California becomes the first state to make racial studies a requirement for high school graduation
Governor Gavin Newsom signed a bill Friday that would make California among the first in the country to include racial studies as a graduation requirement for all public high school students.
Assemblyman Jose Medina, a Riverside Democrat who put in place the legislation that took years to prepare, called it a big step for California.
“It’s been a long wait,” Medina said. “I think schools are now ready to make the curriculum more equitable and more reflective of social justice.”
The new law requires all public schools in the state to offer at least one ethnic course of study beginning in the 2025-26 school year and requires students graduating in the 2029-30 school year to have completed one semester in the subject.
The ethnic studies movement has its roots in California, where students protested in the late 1960s at San Francisco State University and the University of California, Berkeley to demand courses in African American, Chicano, Asian American, and Native American studies.
Earlier this year, the state Board of Education approved a Model Ethnic Studies curriculum that offers dozens of suggested lesson plans and instructional methods. The curriculum is not mandatory but schools can choose from their own lesson plans or use them as a guide to design their own.
The syllabus went through several drafts over three years and was subject to heated debate before getting approval in March.
The typical curriculum focuses on four historically marginalized groups that are central to college-level ethnic studies: African Americans, Chicans and other Latinos, Asian and Pacific Americans, and Native Americans. It also includes lesson plans for Jews, Arab Americans, Sikh Americans, and Armenian Americans who do not traditionally participate in the ethnic studies curriculum. These groups were added after objecting to an earlier draft that was left out.
The new legislation adds completion of an ethnic studies course to other standard graduation requirements, including three years of English and social studies, and two years of math and science, among others. It gives a few years delay so that schools can prepare.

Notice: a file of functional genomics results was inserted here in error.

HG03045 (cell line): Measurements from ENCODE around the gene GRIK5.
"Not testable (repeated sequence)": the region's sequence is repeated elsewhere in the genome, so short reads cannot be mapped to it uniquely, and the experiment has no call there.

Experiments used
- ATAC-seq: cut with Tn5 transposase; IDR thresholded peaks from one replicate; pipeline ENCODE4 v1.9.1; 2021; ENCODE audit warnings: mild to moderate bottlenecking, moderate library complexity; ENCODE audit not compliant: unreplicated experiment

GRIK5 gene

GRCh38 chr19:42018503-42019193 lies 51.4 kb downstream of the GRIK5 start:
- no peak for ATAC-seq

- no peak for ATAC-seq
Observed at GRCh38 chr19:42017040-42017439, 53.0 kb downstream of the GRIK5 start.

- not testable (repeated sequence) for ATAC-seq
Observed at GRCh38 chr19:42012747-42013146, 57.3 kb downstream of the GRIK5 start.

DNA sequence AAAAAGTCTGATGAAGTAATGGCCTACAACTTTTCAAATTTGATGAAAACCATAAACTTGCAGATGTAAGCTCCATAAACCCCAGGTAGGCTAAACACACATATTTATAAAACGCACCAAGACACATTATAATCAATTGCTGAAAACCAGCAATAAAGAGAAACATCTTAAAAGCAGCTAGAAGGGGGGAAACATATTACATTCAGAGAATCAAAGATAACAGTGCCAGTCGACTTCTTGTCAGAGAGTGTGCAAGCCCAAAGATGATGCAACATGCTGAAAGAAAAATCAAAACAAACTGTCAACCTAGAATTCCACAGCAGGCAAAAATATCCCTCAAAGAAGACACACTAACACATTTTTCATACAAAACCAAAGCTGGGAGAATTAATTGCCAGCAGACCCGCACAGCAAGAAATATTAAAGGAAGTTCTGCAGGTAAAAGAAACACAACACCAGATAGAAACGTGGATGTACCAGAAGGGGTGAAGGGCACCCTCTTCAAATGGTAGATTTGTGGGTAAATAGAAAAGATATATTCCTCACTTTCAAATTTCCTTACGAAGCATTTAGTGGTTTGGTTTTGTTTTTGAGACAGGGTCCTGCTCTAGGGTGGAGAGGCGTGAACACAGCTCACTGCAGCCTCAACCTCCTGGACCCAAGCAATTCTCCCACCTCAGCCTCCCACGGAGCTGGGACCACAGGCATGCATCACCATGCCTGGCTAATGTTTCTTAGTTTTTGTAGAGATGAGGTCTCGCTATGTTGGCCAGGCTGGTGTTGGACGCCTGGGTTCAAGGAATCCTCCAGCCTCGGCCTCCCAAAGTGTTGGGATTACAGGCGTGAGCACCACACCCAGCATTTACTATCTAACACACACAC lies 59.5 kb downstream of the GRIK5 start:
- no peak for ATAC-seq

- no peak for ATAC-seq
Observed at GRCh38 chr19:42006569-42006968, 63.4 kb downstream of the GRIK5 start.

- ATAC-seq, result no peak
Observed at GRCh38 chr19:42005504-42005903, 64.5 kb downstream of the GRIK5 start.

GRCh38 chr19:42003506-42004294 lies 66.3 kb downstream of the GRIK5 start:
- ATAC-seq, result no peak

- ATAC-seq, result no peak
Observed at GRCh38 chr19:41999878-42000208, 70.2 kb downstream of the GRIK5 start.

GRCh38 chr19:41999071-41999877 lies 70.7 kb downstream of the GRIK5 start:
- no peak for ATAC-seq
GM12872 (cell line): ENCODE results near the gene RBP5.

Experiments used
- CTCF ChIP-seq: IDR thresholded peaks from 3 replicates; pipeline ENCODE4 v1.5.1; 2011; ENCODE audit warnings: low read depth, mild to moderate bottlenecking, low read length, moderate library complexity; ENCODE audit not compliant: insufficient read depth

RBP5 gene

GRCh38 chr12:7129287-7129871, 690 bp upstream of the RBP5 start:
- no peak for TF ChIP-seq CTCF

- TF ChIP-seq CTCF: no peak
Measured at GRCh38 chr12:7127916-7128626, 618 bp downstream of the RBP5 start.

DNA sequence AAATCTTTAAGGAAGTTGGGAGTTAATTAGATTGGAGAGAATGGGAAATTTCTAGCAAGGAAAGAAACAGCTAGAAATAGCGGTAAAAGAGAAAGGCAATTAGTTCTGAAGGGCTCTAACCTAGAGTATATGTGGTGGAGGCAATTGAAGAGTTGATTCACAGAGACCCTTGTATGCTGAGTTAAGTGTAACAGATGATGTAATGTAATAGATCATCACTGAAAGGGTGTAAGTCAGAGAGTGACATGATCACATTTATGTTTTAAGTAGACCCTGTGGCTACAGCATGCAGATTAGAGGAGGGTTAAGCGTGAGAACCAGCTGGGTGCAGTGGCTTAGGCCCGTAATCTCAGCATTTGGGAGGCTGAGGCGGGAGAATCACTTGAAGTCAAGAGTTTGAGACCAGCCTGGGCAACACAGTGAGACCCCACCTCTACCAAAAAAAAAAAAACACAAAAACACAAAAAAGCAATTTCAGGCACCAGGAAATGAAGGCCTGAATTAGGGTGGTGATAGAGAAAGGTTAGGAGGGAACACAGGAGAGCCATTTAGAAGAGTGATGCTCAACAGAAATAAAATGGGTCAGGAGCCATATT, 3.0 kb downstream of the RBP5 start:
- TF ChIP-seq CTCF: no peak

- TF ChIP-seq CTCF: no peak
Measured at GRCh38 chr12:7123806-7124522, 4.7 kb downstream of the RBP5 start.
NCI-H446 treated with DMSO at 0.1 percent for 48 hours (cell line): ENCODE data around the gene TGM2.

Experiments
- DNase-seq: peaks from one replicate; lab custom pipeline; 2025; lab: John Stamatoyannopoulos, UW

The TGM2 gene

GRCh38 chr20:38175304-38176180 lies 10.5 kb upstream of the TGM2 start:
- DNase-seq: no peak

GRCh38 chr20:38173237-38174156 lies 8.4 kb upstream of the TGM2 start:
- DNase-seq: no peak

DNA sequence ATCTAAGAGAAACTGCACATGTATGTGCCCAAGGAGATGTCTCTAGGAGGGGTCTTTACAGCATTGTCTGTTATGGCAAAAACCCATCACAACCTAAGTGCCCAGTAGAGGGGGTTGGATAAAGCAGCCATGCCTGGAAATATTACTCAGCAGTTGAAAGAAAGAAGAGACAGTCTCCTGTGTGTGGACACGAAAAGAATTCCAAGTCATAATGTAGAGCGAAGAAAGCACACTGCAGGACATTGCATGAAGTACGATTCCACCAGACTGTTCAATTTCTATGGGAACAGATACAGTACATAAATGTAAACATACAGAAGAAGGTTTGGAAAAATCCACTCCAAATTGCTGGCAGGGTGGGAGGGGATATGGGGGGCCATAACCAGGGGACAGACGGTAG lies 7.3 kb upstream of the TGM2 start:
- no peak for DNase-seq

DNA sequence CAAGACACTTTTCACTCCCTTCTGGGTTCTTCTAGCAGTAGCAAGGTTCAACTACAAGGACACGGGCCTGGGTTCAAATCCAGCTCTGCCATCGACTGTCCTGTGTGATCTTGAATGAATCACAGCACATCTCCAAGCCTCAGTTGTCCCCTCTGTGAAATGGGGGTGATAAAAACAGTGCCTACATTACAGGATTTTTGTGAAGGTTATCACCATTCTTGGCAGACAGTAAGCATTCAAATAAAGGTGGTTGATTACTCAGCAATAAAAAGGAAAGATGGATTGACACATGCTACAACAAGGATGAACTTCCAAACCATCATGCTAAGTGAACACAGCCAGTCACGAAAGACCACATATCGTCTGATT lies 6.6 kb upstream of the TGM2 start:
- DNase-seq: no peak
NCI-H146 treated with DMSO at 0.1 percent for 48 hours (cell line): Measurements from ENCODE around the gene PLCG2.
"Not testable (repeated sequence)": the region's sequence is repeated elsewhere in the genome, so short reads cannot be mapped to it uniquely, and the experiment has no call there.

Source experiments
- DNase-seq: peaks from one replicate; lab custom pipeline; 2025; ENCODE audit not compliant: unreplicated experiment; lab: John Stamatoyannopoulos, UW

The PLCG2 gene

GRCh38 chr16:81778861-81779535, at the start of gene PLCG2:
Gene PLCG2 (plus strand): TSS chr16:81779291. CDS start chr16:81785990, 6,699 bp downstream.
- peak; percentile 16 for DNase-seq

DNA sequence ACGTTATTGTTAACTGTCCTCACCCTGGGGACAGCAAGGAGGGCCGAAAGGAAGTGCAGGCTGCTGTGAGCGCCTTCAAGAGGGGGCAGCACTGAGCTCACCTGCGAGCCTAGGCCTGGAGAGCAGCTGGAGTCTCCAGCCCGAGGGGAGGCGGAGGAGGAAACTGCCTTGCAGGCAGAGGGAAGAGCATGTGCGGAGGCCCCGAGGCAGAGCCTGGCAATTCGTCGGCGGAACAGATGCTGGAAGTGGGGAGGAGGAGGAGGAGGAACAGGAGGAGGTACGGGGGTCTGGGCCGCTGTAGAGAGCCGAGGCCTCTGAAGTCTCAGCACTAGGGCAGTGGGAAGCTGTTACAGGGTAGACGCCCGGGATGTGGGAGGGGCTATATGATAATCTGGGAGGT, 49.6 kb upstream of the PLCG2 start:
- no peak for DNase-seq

“Schools cannot flip the switch and be ready,” Medina said. “This gives school districts plenty of time to develop their curricula and hire well-qualified teachers to teach these classes.”
Many of California’s larger school districts are ahead of the curve.
Los Angeles Unified School District, the state’s largest, voted last year to require a course in ethnic studies as a requirement for graduation by the 2023-24 school year. The Fresno Unified School Board voted last year to require two semesters of racial studies for students entering high school this year.
In San Francisco, where high schools have offered ethnic studies as an elective since 2015, students will be required to take two semesters of ethnic studies courses to graduate starting in 2028.
Other countries have followed different approaches. Oregon is developing Ethnic Studies Standards for its social studies curriculum, and starting this year the subject is required in the K-12 curriculum. Last year, Connecticut approved a law requiring all high schools to offer courses in black and Latin studies by fall 2022.
Another bill signed Friday by Newsom would require health education courses in middle and high schools to include mental health education, to help students identify common mental health problems and learn how to get help.
Educators say it is fitting that California has taken the lead in racial studies legislation, which is also long overdue. More than three-quarters of California’s 6 million public school students are not white.
Medina initially introduced his scale in 2019 but has been sidelined amid the controversy over the Model Curriculum. Newsom disputed an earlier version, saying that the curriculum needed to be revised and should be in place before the state made racial studies a requirement.
State Superintendent of Public Education Tony Thurmond lauded the racial studies legislation as a way to help students of color see themselves reflected in what they learn, as well as learn about their history.
Medina said that America’s broader discussion of race and racism since the killing of George Floyd last year makes such an approach more important than ever.
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